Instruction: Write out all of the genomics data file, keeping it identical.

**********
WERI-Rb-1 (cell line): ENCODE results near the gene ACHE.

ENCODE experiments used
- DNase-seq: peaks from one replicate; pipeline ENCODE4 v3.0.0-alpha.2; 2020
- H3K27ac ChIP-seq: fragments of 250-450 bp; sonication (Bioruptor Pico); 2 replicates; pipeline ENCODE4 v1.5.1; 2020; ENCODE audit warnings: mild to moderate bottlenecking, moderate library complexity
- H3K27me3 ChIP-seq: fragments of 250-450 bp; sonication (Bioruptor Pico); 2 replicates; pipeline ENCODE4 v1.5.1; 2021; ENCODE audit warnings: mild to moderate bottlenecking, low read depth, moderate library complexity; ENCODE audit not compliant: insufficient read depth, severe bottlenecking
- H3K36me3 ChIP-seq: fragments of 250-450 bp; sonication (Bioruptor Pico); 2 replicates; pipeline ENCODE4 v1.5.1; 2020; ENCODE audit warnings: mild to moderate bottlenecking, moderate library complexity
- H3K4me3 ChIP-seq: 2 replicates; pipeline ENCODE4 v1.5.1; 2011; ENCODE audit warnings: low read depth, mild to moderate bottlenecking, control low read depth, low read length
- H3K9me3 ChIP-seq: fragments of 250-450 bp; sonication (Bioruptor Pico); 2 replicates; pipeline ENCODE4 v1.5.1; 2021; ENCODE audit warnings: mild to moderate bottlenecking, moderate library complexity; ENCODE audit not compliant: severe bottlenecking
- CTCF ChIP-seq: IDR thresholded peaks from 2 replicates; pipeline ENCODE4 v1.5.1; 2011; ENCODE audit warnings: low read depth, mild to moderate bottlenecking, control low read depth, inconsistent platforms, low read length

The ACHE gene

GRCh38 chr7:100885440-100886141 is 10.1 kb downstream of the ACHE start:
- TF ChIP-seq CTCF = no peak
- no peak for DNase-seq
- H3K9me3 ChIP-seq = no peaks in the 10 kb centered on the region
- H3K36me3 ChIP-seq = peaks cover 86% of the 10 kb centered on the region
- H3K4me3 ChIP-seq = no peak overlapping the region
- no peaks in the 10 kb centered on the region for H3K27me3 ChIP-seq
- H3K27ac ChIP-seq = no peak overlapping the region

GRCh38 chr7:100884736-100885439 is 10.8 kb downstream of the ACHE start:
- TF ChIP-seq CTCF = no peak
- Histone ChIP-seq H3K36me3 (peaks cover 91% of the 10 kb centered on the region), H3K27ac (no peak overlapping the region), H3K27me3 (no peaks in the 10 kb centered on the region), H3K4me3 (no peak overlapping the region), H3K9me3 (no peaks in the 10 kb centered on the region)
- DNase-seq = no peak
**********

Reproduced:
WERI-Rb-1 (cell line): ENCODE results near the gene ACHE.

ENCODE experiments used
- DNase-seq: peaks from one replicate; pipeline ENCODE4 v3.0.0-alpha.2; 2020
- H3K27ac ChIP-seq: fragments of 250-450 bp; sonication (Bioruptor Pico); 2 replicates; pipeline ENCODE4 v1.5.1; 2020; ENCODE audit warnings: mild to moderate bottlenecking, moderate library complexity
- H3K27me3 ChIP-seq: fragments of 250-450 bp; sonication (Bioruptor Pico); 2 replicates; pipeline ENCODE4 v1.5.1; 2021; ENCODE audit warnings: mild to moderate bottlenecking, low read depth, moderate library complexity; ENCODE audit not compliant: insufficient read depth, severe bottlenecking
- H3K36me3 ChIP-seq: fragments of 250-450 bp; sonication (Bioruptor Pico); 2 replicates; pipeline ENCODE4 v1.5.1; 2020; ENCODE audit warnings: mild to moderate bottlenecking, moderate library complexity
- H3K4me3 ChIP-seq: 2 replicates; pipeline ENCODE4 v1.5.1; 2011; ENCODE audit warnings: low read depth, mild to moderate bottlenecking, control low read depth, low read length
- H3K9me3 ChIP-seq: fragments of 250-450 bp; sonication (Bioruptor Pico); 2 replicates; pipeline ENCODE4 v1.5.1; 2021; ENCODE audit warnings: mild to moderate bottlenecking, moderate library complexity; ENCODE audit not compliant: severe bottlenecking
- CTCF ChIP-seq: IDR thresholded peaks from 2 replicates; pipeline ENCODE4 v1.5.1; 2011; ENCODE audit warnings: low read depth, mild to moderate bottlenecking, control low read depth, inconsistent platforms, low read length

The ACHE gene

GRCh38 chr7:100885440-100886141 is 10.1 kb downstream of the ACHE start:
- TF ChIP-seq CTCF = no peak
- no peak for DNase-seq
- H3K9me3 ChIP-seq = no peaks in the 10 kb centered on the region
- H3K36me3 ChIP-seq = peaks cover 86% of the 10 kb centered on the region
- H3K4me3 ChIP-seq = no peak overlapping the region
- no peaks in the 10 kb centered on the region for H3K27me3 ChIP-seq
- H3K27ac ChIP-seq = no peak overlapping the region

GRCh38 chr7:100884736-100885439 is 10.8 kb downstream of the ACHE start:
- TF ChIP-seq CTCF = no peak
- Histone ChIP-seq H3K36me3 (peaks cover 91% of the 10 kb centered on the region), H3K27ac (no peak overlapping the region), H3K27me3 (no peaks in the 10 kb centered on the region), H3K4me3 (no peak overlapping the region), H3K9me3 (no peaks in the 10 kb centered on the region)
- DNase-seq = no peak